Martial History #4: Sambo

Recently I mentioned judo having an impact and influence around the world, so much so, even the Russians were impacted! In September of 1907, a young man by the name of Vasili Oshchepkov went to Tokyo to study theology. While in the seminary ,he studied judo and became the best judoka in the program. On the recommendation of his coach, he was admitted to the Kodokan to train judo under it’s founder Jigoro Kano (see October’s newsletter if you can’t keep up!) Ultimately, he became the first Russian and the third European to get a nidan in judo (2nd degree black belt.)

Vasili Oshchepkov
Vasili returned to Russia where he founded the nation’s first judo school. He continued to train in judo and taught many Red Army officers and troops while he simultaneously worked in counterintelligence. In 1929, he became a teacher at the Institute of Physical Education and began to analyze various martial arts and sought to better apply them to the struggle and peoples of the USSR.

 Although there is not a tremendous amount of information about their relationship, Vasili Oshchepkov worked with Viktor Spiridonov and together they sought the create the best martial art for the people of the Soviet Union. The result was a blended martial art they called SAMBO (and acronym which translates to “self-defense without weapons.”) Although it was heavily grappling based, it also had striking elements. It was Russia’s first “mixed martial art!” It is interesting to note that while Vasili was predominantly a judoka, Viktor was heavily into freestyle wrestling. The elements of those two systems can be seen not just in their curriculum, but in their uniform. Their training uniform has the Gi top of a judoka, and the compression shorts of a wrestler.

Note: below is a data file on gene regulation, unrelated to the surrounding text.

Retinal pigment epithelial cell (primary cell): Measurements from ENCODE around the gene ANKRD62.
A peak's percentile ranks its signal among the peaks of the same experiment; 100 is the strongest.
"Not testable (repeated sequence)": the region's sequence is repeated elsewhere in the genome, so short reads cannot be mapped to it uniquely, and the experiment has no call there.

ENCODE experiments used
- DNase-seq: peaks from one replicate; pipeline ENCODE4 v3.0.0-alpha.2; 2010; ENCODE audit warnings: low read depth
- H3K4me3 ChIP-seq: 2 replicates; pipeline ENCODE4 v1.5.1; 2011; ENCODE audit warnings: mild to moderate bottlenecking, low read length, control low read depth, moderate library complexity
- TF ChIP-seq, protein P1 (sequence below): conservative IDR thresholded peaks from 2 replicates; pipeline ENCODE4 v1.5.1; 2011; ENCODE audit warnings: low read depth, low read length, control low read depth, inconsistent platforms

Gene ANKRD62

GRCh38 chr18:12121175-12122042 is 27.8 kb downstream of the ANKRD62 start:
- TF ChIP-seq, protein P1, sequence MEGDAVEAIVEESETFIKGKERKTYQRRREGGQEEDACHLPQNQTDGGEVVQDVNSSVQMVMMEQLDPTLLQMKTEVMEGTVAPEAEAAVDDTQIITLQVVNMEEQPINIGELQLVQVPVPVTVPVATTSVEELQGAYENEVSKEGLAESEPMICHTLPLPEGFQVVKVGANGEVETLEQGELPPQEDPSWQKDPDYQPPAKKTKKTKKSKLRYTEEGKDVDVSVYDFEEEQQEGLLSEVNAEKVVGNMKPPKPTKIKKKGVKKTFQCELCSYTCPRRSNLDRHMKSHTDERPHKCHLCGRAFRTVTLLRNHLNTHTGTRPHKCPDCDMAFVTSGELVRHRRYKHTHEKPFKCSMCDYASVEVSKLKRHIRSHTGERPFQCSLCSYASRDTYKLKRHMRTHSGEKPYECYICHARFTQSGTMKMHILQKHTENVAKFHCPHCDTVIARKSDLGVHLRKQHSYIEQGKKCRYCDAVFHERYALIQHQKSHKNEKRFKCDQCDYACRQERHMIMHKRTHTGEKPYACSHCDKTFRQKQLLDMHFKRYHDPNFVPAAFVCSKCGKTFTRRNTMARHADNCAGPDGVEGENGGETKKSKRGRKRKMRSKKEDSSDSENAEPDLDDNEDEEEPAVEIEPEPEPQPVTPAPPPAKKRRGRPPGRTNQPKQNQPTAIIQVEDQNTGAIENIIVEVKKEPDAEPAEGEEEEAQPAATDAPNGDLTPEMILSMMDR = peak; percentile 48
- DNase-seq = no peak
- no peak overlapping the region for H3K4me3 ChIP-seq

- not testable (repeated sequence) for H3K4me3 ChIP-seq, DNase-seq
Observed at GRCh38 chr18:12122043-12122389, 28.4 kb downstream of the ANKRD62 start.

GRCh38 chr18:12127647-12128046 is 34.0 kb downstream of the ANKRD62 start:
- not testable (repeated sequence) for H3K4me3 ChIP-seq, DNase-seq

A Sambo competitor executes a throw that easily shows its judo roots.  
Soviet times were hard on both judo and Oshchepkov. During the years of Stalinist repression, he was arrested as a Japanese spy and officially “died of a heart attack” ten days later (unofficially he was shot in the head.)  Judo was proclaimed “an activity alien to the Soviet people” and banned. Judo students were pushed into sambo and such was the state of things for decades. In 1957, Vasili Oshchepkova was posthumously pardoned and found innocent of any wrongdoing and in 1962, Judo became an Olympic sport. Suddenly, the Soviet leaders were keen to earn more gold medals, the ban was lifted, and followers of sambo were pushed back into the newly liberated martial art. 

 Today, Vasilia Oshchepkov is celebrated for his part in bringing/spreading judo throughout Russia as well as his contribution to Sambo. 
A memorial showing Oshchepkov receiving his black belt from judo founder Jirgoro Kano. It was erected at the site of Vasili’s (and Russia’s) first judo school.

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